Chicago photographer, Jorge Cruz, is, in my humble opinion, what photography is all about. It’s not about the perfect camera or the newest technical gadget. No, it’s about self expression, and looking at the world and sharing personal experiences through imagery, no matter what kind of camera is used. Jorge tells this story of when he first pursued photography:
I went to Columbia College Chicago which has hands down one of the fastest growing and best photography schools. Some teachers I studied with are Curtis Mann, Colleen Plumb, Melissa Ann Pinney, Susan Slocum, Alison Carey etc. I really had no idea about anything with photography though when I began, it was really just a matter of exploration and concept for me. I remember on the first day of my foundation class they asked us to bring in a 35mm camera with a lens, i had no idea what that meant so I just went to Walmart and bought some package that had a point and shoot 35mm and a roll of film for like 20 bucks. I brought it into class the next week and was so embarrassed when I saw all these “fancy” looking cameras. It was like this with a lot of things early on but i quickly ran like a newborn gazelle. I never really had the funds to spend on film so whatever I got, I really thought about before I shot. Which is now how I work, by precise pre-editing and composition. After a short stint of working mainly in collage and digital form I got into college and just thrived with film, I now shoot 35mm only. For me photography is not about the best equipment, the most expensive materials, it is about the concept that bleeds from your soul onto the emulsion. You can really spend years and years seeking approval or better stuff but for me, as long as I can use the camera as my soapbox I am happy. I’m a first generation Mexican-American which heavily influences my work.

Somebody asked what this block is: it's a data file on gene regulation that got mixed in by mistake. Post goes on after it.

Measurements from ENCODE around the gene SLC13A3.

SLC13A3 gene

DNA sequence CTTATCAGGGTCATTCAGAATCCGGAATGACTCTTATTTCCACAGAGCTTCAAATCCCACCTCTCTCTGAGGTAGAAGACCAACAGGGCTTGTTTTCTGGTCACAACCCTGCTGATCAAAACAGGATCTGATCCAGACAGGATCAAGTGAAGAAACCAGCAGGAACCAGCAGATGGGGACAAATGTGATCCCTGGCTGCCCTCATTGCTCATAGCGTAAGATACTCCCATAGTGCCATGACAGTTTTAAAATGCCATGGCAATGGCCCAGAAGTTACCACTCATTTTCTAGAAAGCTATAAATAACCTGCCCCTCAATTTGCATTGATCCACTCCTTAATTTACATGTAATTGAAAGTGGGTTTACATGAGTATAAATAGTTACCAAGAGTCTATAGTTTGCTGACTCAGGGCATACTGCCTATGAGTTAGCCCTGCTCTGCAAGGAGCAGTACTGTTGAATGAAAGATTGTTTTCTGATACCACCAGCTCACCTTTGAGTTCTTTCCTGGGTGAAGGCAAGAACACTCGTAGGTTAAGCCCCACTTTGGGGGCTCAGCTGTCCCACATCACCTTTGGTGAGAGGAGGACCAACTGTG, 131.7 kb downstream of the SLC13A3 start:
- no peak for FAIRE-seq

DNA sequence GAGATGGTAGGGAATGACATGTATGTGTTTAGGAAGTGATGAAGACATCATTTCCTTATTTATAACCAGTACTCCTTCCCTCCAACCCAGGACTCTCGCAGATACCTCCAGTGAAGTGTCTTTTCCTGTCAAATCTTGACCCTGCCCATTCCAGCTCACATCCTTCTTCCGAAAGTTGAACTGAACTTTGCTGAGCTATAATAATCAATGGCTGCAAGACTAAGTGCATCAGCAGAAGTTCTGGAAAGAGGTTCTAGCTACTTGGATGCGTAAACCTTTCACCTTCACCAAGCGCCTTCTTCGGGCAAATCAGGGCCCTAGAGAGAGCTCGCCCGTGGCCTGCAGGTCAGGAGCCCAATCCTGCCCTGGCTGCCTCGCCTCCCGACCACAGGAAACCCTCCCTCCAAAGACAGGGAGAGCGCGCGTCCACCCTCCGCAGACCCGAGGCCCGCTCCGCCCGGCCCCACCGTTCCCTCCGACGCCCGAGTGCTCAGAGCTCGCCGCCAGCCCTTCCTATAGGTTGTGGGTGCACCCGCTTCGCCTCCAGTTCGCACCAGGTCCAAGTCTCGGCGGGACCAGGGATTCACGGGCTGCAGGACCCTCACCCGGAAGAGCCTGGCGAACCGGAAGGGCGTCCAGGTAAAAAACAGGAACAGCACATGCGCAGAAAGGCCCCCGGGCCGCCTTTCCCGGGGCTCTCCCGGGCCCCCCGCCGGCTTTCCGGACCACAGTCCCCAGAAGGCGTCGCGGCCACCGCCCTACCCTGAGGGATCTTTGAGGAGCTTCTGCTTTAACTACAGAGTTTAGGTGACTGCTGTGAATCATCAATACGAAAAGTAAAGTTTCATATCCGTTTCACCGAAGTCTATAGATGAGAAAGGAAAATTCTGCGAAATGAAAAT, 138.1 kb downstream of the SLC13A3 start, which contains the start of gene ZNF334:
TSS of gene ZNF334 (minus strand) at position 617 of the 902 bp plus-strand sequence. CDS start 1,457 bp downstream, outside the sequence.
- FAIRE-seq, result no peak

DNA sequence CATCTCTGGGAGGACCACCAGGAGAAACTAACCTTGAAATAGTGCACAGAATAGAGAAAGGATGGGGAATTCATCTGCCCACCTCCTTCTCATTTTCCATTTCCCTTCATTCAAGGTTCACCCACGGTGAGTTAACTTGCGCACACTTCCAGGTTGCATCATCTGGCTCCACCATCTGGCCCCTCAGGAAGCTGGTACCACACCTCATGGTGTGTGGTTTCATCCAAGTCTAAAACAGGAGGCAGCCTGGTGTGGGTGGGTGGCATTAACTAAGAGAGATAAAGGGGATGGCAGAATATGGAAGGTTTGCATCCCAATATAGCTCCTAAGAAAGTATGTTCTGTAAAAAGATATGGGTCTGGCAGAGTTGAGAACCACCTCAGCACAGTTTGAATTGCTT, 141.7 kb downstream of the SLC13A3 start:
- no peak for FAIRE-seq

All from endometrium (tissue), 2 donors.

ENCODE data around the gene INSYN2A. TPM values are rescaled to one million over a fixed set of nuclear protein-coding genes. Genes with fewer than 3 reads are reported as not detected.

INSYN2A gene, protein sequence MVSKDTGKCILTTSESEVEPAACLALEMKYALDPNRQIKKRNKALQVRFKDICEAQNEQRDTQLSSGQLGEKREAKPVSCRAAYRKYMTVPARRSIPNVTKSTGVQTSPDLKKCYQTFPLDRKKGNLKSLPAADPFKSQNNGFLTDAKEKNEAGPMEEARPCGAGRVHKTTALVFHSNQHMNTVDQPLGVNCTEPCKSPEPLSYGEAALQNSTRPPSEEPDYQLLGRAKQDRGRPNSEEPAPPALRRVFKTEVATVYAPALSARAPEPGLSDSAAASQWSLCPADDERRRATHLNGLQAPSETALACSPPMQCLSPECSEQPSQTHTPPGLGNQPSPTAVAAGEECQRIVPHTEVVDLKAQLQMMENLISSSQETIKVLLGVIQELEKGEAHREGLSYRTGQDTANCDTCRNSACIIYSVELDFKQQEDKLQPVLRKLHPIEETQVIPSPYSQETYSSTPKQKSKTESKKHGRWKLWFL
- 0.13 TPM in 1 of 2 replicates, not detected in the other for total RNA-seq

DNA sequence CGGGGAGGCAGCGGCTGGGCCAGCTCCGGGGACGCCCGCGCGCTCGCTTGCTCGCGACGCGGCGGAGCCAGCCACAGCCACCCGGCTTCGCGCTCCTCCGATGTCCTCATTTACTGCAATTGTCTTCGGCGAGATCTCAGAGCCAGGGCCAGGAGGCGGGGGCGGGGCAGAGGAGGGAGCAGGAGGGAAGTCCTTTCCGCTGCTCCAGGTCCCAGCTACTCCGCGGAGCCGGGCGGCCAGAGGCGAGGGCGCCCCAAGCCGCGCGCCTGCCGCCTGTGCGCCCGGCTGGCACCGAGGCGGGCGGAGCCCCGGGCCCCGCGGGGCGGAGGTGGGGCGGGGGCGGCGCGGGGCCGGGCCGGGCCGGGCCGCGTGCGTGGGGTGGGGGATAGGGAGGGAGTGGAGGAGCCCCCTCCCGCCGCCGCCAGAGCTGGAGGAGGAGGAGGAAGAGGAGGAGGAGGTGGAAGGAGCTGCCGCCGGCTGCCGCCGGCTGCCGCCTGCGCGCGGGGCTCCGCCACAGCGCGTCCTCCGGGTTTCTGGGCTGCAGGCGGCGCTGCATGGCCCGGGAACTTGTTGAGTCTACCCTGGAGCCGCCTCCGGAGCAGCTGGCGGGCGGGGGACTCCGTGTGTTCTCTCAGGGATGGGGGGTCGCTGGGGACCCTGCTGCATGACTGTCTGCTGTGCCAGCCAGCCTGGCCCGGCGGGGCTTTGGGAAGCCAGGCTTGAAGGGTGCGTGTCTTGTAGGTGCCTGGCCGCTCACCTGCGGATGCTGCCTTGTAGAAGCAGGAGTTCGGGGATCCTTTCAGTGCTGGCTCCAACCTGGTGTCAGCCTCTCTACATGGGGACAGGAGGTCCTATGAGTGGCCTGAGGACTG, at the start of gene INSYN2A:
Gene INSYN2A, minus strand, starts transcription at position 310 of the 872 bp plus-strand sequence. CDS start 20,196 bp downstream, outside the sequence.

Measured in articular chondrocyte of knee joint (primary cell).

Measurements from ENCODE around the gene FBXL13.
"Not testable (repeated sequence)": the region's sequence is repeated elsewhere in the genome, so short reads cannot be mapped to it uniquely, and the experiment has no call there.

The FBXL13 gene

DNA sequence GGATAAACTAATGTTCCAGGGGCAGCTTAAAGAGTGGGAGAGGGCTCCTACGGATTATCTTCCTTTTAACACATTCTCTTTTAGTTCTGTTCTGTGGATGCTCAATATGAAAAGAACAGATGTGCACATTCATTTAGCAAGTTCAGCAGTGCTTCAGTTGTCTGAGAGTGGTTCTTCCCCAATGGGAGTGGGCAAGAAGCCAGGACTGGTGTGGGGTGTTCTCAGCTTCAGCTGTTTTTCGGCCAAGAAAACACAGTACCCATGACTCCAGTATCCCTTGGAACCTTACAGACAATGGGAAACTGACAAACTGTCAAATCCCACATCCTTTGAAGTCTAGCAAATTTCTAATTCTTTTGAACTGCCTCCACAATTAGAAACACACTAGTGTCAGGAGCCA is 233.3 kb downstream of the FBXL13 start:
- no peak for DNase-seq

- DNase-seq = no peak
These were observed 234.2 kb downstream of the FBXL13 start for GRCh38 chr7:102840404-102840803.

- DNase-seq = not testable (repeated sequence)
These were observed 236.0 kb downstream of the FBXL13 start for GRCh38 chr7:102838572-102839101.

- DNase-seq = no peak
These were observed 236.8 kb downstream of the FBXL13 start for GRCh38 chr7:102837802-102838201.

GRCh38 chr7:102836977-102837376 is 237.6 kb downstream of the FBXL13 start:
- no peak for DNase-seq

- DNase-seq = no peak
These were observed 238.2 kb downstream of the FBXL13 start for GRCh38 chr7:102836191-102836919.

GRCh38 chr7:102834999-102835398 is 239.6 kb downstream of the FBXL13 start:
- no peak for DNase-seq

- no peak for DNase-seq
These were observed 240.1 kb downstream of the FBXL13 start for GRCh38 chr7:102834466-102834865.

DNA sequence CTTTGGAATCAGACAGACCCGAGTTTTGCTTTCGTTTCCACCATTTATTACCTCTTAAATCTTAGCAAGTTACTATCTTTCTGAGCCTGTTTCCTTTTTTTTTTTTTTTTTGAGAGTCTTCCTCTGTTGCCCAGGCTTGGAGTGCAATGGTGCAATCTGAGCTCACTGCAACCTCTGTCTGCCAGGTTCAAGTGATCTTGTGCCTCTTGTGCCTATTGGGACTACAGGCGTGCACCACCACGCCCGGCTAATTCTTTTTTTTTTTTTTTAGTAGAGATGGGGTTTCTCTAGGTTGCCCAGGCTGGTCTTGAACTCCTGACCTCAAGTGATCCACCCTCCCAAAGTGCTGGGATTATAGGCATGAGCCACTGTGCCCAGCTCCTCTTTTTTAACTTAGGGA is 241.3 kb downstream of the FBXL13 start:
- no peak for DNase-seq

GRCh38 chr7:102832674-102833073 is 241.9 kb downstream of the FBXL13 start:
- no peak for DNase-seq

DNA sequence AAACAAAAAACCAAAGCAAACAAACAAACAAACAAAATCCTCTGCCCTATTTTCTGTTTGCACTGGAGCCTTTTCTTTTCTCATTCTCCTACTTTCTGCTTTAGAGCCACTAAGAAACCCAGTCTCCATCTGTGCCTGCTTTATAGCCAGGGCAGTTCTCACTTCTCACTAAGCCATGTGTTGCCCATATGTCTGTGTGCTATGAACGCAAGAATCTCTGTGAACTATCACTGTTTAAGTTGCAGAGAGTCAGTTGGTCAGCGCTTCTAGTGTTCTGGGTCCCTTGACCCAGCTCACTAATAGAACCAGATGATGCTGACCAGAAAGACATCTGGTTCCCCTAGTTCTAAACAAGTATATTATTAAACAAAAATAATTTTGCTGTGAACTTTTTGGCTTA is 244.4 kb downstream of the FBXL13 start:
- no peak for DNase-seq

Jorge has several compelling series, Untitled, where he has used his mother as his model, as a symbol for himself, and Living @ Home: Life/Purgatory. Jorge is currently working at TRAX Records and is a contributing photographer at URB Magazine.
This project began as an exploration of a large woman being unable to be loved. A lot of my early pictures were not respectful, rather they were meant to taunt, even humiliate my subject. There was a turning point in the production of this series when the work was not omniscient but rather extroverted costuming of my character. The clothes and styling began to change into something more realistic yet extraordinary, even star like. If anything my images are not necessarily placing blame on social constructs and culture, they are self-deprecation at its best.
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